Insights into Student Cognition: Creative Exercises as an Evaluation Tool in Undergraduate First-year Organic Chemistry




It is known that while students can be adept at recalling specific information, especially in end of semester summative exams, they can still often struggle to connect or link this information over different topic areas. In many cases, this issue is exacerbated by traditional assessments and teaching styles that focus on and reward students who have only interacted with the learning materials on a more surface level. Many attempts have been made over time to rectify this, with one such example shown in the use of Creative Exercises (CEs). CEs are open-ended tasks that allow students to connect as much prior knowledge as possible into one cohesive response, potentially developing a student’s ability to link and connect disparate topic areas and content. In this study, CEs were introduced into a large scale first-year course and focused on fundamental organic chemistry reactions for the first time (to the best of our knowledge). Students performed the CEs in groups, and the paper responses were collected over six weeks (N=945 in total). Analysis of these artefacts revealed that students did indeed struggle to connect information over subsequent teaching weeks. This inability to connect information was despite being encouraged to do so both by the tasks and the teaching staff. Additionally, while more ‘advanced’ students (as noted by prior performance) were noted to raise more topics in a given week, they were just as susceptible to ‘siloing’ the information as lower-performing students. Recommendations are made on the future use of CEs.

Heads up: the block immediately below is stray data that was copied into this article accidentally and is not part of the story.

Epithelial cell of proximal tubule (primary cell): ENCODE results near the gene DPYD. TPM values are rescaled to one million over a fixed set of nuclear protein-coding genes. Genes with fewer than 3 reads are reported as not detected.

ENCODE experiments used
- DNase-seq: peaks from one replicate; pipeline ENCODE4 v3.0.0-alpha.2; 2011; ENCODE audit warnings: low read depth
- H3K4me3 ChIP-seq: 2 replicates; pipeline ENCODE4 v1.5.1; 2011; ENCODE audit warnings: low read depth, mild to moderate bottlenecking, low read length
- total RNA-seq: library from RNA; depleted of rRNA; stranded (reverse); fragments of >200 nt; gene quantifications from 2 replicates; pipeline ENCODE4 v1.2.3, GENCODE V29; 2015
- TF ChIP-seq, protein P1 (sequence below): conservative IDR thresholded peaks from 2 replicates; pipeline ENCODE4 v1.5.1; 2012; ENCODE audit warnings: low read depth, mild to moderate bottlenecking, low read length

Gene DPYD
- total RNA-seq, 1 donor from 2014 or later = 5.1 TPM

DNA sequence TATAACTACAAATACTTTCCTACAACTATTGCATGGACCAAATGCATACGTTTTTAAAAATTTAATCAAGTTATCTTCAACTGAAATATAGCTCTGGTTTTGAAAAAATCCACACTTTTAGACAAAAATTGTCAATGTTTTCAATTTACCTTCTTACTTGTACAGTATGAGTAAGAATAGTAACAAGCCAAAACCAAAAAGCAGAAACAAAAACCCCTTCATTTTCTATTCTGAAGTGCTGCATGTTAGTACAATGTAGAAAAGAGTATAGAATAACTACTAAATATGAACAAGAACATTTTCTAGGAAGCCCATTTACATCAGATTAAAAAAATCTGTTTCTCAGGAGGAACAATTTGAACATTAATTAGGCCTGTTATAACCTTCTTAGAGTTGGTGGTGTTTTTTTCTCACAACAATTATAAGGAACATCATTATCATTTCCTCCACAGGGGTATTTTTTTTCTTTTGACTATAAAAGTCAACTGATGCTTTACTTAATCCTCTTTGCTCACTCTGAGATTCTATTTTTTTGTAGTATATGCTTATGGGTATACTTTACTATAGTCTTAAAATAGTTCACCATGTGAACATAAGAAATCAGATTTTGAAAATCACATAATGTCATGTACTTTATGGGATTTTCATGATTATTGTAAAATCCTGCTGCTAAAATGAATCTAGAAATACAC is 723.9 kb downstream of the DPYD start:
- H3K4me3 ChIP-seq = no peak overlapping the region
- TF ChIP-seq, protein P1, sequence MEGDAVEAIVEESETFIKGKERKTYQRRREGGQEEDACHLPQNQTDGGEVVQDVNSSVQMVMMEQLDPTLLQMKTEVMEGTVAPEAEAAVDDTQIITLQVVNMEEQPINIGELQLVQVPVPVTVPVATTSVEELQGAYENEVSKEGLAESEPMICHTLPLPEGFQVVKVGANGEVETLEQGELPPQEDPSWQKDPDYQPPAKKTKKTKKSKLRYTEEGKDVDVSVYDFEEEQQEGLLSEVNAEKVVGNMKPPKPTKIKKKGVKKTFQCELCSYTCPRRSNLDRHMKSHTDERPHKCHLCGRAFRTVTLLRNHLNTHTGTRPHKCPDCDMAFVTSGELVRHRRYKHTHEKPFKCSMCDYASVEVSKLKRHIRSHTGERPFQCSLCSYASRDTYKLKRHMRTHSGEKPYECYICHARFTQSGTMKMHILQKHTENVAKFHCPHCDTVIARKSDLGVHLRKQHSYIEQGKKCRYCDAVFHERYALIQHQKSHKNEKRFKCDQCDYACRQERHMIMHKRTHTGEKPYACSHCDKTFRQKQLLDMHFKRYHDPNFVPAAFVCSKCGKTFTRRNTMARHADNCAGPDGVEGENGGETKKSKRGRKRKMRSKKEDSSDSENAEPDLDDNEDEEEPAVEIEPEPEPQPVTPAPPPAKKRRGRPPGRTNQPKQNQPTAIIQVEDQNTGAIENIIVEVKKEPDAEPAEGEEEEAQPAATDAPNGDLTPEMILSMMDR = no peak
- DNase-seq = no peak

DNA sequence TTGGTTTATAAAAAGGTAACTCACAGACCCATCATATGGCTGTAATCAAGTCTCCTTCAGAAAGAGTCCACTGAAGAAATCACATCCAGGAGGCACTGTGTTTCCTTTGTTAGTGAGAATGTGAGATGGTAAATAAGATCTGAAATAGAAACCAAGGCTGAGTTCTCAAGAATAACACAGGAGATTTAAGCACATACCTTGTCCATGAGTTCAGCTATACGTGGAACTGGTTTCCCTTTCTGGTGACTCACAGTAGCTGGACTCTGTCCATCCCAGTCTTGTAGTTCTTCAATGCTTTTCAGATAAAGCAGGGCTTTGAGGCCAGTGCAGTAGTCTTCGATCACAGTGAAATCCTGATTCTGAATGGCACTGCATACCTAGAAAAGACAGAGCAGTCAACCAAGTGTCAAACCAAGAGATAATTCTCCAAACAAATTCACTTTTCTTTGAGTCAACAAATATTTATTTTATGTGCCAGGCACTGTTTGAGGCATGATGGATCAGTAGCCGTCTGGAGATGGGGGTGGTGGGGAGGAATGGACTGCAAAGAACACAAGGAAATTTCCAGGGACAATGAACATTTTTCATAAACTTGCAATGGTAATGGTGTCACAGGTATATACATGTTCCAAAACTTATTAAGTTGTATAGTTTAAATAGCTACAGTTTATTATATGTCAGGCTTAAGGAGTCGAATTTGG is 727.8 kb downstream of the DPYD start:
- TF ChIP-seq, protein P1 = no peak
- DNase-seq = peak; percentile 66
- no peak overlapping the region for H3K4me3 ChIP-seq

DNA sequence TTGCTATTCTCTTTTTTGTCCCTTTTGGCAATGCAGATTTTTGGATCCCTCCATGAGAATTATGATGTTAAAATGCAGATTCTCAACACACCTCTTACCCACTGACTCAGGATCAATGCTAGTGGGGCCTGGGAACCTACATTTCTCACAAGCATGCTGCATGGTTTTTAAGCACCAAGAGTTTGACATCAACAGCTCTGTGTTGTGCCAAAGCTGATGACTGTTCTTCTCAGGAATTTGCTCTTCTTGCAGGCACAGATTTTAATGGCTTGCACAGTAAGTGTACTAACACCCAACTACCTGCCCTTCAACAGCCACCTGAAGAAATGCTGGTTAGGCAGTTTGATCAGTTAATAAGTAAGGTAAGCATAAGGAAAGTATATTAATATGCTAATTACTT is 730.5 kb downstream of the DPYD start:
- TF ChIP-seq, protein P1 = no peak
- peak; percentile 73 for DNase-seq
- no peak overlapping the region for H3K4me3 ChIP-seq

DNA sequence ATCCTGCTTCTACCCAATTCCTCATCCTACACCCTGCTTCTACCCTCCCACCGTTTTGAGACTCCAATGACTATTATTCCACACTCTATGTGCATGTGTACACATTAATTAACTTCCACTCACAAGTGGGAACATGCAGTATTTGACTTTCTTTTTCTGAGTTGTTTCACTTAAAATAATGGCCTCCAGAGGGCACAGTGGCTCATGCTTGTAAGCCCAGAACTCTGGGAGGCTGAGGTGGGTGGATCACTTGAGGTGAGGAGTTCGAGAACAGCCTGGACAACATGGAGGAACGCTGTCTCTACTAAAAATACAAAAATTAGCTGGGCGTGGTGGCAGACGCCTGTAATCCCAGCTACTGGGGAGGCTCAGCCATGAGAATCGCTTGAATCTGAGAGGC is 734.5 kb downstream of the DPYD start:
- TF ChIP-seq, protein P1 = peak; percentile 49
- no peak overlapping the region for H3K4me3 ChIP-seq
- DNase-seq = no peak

Author Biographies

Stephen Robert Daniel George-Williams, The University of Sydney

Lecturer (Chemistry, Education Focused)

Reyne Pullen, The University of Sydney

Lecturer (Chemistry, Education Focused)






Research Articles